• Thank you for posting your expert opinion on the subject. No doubt you have a long list of credentials validating your immense expertise in all things IT. I wish I could tell but you posted AC. I guess I will just have to move forward with your expertly provided expert knowledge of everything.
    • Re:Oh good. (Score:4, Insightful)

      by ozmanjusri (601766) <aussie_bob@[ ]mail.com ['hot' in gap]> on Saturday February 19, 2011 @09:46PM (#35257074) Journal

      push us further towards a "Standards and Compliance" posture, and not a real security posture.

      There's a reason for that.

      Echoing the comments of Microsoft security chief Scott Charney from his Tuesday keynote calling for a “collective defense” of the Internet

      The manufacturer of the deeply flawed system at the hear of most security problems wants everybody else to pay for the consequences, so they're lobbying lawmakers. They'd also be pretty happy if it props up a few buggy whip businesses on the way.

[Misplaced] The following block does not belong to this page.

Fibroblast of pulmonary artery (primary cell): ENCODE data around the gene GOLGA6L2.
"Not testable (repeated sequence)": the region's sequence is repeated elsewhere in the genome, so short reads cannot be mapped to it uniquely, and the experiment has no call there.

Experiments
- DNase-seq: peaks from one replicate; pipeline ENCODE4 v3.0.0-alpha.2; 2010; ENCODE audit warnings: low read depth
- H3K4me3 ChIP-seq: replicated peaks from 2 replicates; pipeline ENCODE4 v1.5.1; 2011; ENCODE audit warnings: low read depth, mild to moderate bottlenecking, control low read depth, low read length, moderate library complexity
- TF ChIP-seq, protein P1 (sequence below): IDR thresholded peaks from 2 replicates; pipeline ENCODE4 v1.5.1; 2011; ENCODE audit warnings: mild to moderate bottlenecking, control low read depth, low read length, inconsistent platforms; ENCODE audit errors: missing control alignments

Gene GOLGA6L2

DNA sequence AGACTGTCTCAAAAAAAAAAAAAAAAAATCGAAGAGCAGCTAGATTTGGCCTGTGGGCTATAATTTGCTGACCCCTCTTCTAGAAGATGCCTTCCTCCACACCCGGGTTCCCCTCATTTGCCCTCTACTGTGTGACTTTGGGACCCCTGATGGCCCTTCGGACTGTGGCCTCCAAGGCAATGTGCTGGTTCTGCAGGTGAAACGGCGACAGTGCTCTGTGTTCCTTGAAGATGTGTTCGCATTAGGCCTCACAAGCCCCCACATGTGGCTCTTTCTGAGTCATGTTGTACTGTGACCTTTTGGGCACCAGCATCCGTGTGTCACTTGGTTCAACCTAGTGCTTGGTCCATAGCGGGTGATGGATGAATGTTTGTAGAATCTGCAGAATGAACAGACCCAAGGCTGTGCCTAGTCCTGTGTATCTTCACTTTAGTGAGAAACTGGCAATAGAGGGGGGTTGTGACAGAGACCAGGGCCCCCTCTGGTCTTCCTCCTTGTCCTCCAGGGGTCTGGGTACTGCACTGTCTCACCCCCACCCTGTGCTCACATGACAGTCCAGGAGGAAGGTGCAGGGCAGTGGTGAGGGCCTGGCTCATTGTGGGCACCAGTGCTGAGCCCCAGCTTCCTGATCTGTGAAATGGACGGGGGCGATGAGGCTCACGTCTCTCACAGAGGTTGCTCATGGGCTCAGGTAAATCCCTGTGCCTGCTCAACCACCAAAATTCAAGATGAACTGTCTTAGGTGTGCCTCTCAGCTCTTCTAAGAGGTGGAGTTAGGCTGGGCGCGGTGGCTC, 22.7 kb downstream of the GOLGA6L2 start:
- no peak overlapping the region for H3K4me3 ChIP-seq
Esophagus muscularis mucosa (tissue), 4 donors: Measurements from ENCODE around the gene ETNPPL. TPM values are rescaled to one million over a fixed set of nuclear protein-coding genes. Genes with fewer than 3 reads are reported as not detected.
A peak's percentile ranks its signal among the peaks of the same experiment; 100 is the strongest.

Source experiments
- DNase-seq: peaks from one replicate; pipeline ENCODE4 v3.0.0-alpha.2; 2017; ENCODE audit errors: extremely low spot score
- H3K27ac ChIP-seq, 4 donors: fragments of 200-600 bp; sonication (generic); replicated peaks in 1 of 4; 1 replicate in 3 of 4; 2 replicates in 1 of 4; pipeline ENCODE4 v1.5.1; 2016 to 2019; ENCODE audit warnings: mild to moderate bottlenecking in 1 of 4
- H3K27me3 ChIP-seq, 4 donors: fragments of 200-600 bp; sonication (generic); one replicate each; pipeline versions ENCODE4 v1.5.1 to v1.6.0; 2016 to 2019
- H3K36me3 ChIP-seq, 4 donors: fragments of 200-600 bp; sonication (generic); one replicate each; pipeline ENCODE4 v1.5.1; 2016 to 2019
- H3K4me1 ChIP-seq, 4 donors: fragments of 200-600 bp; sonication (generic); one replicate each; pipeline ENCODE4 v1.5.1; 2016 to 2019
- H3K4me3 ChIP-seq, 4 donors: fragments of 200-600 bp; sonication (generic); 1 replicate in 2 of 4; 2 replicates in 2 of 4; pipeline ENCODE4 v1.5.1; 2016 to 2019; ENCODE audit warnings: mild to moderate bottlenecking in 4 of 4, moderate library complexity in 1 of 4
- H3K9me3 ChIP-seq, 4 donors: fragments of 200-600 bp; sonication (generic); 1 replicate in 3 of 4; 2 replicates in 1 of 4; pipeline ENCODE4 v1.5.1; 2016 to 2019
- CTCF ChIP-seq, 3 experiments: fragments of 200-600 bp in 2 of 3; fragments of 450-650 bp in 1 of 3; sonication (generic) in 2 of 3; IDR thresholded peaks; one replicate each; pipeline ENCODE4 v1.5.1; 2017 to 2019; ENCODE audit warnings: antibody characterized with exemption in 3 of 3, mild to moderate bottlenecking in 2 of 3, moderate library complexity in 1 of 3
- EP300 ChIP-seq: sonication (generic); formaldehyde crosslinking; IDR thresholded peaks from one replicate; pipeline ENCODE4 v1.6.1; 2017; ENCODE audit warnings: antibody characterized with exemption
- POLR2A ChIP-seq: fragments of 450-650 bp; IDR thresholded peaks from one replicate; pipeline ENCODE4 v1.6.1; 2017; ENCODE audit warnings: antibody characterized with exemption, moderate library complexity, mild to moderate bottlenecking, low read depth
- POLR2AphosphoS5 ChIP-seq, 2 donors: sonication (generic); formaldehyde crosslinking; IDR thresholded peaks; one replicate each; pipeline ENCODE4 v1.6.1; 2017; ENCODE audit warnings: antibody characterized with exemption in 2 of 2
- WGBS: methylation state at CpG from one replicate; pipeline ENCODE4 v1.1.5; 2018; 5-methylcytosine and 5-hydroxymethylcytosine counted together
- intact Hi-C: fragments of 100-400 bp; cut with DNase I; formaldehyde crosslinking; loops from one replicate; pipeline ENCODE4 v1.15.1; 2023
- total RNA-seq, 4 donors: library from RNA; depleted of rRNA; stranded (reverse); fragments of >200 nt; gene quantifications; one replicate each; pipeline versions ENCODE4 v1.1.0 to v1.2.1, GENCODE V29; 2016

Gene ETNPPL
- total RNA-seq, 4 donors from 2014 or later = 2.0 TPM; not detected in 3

What's the bet the certification requirements will read like:

      1. Microsoft IIS Server (TM) is current and patched.
      2. McAfee Antivirus (TM) installed and updated.
      3. Microsoft .NET (TM) registered with Microsoft update and verification tool.
      4. All online systems systems pass Microsoft WGA (TM) checks.
      5. ...
      6. Profit.
      • by Bert64 (520050)

        You will find that a lot of so call security standards get watered down because microsoft is unable to comply with them...

        For instance requiring AES encryption, microsoft only implemented that in windows 2008 and vista despite it existing for many years on other platforms...

        Similarly requirements for removing unnecessary software, microsoft made it very difficult to remove stuff, so this basic requirement gets dropped too.

        • by iivel (918436)